Lateral ankle sprains are the most common type of ankle sprains. These sprains happen after an inversion injury or inward rolling of your foot on your ankle and affect the ligaments on the outside of your ankle. They most commonly occur in sports, especially seen in basketball and football, but also can occur in everyday activity. The lateral ankle is composed of three major ligaments, the anterior talofibular ligament (ATFL), the calcaneal fibular ligament (CFL), and the posterior talofibular ligament (PTFL). There are varying degrees of severity of ankle sprains, but the most commonly injured ligament is the ATFL.
Certain people are more prone to ankle sprains than others, especially those with a higher arch foot or those who have had a severe or multiple sprains in the past. It is normal after suffering from a sprain to have varying levels of swelling and bruising. The most important thing following a sprain is over the first 24-72 hours to practice the pneumonic RICE. RICE stands for rest, ice, compression, and elevation. Studies also show that initiation of early range of motion is key in the recovery process. Once the swelling goes down, then strengthening of the muscles around the ankle joint should be initiated to help prevent chronic ankle instability. Taping, bracing, and balancing exercises also can help in preventing re-injury. Most people start to feel better after a sprain over a couple of days, but in the case of severe sprains this could take several weeks to recover. If you develop a sprain that is not improving over a couple days, especially if you have followed the pneumonic RICE, then make sure you schedule an appointment with your doctor.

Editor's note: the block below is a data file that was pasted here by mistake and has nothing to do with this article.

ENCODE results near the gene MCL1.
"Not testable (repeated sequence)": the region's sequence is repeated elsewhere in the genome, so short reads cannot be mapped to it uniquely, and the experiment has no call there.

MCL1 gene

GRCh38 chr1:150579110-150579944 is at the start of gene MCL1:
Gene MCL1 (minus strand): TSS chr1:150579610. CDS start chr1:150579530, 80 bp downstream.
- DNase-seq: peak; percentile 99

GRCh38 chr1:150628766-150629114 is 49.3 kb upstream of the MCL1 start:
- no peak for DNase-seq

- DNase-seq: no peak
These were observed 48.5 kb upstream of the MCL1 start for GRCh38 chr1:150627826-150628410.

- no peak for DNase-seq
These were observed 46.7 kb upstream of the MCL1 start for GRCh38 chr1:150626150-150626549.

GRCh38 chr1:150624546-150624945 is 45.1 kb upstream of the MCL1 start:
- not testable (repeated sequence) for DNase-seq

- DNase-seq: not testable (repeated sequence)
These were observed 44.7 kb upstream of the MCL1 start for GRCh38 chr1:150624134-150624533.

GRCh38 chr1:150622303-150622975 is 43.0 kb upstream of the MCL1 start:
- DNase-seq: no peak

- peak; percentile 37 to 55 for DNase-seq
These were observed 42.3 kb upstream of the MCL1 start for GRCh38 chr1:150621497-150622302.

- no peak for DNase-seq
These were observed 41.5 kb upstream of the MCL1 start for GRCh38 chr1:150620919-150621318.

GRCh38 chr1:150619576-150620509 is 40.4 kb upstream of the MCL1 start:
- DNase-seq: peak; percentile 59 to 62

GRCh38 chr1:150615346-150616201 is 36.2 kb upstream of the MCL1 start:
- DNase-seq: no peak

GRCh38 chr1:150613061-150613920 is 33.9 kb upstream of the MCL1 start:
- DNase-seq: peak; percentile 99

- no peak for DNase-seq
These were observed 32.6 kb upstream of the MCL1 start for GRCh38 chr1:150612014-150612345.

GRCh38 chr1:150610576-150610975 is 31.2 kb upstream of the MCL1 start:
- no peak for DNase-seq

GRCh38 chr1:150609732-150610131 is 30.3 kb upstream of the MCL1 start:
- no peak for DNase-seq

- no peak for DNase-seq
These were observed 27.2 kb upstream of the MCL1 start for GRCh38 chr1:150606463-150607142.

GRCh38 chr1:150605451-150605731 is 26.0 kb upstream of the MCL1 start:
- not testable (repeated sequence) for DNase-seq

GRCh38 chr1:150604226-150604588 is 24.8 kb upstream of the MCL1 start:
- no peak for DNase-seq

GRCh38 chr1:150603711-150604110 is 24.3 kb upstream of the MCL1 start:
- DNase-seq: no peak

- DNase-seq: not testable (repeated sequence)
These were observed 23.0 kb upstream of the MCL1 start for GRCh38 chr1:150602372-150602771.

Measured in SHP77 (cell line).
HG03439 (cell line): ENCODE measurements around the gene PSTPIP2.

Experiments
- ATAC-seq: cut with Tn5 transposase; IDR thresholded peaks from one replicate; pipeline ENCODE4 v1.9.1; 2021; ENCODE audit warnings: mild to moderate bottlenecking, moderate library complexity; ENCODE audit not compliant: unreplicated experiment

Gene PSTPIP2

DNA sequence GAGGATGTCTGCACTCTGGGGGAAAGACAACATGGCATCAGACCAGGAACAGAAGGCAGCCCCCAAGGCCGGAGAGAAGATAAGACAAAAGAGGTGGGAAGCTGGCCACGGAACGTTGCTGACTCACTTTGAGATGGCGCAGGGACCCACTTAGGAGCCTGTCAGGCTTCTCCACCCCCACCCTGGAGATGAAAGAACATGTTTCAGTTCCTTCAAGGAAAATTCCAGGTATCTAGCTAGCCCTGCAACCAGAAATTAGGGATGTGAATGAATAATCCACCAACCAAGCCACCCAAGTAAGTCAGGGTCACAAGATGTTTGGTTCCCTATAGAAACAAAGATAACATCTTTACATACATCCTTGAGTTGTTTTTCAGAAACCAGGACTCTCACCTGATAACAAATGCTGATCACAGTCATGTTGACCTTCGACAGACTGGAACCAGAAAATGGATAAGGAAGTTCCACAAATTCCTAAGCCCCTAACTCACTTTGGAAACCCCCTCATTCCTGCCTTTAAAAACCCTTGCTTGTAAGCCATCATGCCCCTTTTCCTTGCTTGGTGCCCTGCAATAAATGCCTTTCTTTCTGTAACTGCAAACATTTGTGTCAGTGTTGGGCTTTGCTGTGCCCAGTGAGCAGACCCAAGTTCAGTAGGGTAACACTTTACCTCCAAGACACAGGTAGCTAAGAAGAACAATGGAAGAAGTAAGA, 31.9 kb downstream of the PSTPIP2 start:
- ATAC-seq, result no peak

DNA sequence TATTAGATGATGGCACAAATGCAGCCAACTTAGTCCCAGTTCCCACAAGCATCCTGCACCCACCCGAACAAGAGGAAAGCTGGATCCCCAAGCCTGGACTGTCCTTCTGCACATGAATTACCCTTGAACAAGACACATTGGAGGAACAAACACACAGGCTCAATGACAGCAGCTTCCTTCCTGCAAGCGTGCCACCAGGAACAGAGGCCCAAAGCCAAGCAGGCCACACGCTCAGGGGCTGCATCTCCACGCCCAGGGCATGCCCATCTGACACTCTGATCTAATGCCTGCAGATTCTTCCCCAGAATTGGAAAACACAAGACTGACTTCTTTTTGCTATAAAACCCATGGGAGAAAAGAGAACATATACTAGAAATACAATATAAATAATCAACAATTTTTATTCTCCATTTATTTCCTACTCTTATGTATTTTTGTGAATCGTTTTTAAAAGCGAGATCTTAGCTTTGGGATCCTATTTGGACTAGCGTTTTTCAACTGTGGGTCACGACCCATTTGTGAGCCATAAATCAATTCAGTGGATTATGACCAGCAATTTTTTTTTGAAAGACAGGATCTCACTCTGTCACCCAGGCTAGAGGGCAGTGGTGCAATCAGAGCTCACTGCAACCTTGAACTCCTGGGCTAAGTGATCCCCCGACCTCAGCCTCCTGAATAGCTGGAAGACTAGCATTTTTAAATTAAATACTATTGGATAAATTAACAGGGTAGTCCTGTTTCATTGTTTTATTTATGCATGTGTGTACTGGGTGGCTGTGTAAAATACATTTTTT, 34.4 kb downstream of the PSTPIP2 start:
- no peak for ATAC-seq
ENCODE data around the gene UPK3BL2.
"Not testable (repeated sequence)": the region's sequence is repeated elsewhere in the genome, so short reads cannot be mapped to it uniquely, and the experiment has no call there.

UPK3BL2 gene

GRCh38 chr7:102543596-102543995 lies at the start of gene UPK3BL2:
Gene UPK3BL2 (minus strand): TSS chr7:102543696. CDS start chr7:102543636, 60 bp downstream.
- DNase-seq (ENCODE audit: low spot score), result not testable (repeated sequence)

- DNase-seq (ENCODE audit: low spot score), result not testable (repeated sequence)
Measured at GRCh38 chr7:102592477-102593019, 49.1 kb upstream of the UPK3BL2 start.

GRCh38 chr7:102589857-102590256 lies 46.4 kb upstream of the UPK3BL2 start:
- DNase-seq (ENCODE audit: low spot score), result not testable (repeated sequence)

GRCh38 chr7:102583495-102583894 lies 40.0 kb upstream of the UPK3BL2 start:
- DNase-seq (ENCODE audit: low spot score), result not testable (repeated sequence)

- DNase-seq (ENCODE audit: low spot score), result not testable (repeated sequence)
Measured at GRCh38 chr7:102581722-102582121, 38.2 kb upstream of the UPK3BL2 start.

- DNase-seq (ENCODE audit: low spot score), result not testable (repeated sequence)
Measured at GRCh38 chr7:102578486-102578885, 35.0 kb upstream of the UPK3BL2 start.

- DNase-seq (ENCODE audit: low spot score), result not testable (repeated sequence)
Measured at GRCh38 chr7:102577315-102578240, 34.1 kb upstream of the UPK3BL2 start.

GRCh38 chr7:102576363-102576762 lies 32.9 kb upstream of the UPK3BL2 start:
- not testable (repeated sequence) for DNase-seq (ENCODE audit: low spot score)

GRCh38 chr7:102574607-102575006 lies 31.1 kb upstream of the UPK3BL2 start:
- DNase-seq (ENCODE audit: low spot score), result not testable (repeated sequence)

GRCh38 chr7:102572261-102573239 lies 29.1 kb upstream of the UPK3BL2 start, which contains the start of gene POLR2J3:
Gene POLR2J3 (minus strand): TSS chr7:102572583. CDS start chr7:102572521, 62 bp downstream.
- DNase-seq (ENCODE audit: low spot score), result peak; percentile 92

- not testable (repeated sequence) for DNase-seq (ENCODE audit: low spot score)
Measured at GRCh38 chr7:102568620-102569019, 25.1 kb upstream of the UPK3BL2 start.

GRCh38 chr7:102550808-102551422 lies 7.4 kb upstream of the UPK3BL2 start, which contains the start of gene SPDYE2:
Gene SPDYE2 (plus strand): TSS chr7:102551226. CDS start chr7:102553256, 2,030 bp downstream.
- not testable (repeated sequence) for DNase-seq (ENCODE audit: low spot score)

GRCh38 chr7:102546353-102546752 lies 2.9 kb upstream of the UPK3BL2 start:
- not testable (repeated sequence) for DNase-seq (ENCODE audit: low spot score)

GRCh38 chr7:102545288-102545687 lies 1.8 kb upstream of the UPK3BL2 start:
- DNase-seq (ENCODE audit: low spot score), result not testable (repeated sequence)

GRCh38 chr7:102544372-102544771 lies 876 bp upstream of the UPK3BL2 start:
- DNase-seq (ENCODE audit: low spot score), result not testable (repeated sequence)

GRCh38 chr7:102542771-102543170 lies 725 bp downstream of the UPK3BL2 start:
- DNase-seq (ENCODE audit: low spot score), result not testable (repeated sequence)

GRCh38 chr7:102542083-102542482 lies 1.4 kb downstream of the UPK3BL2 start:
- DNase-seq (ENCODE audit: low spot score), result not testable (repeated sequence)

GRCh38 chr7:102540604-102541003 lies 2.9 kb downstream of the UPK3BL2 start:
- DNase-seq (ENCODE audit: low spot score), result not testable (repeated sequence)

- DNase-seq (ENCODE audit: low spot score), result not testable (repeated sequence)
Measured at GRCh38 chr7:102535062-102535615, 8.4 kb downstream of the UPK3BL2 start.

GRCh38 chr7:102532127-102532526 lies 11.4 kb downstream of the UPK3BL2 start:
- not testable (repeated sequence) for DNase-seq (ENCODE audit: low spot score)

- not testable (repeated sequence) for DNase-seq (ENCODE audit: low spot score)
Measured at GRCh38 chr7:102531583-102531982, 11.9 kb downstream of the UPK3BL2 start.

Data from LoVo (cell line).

-Dr. Colleen Law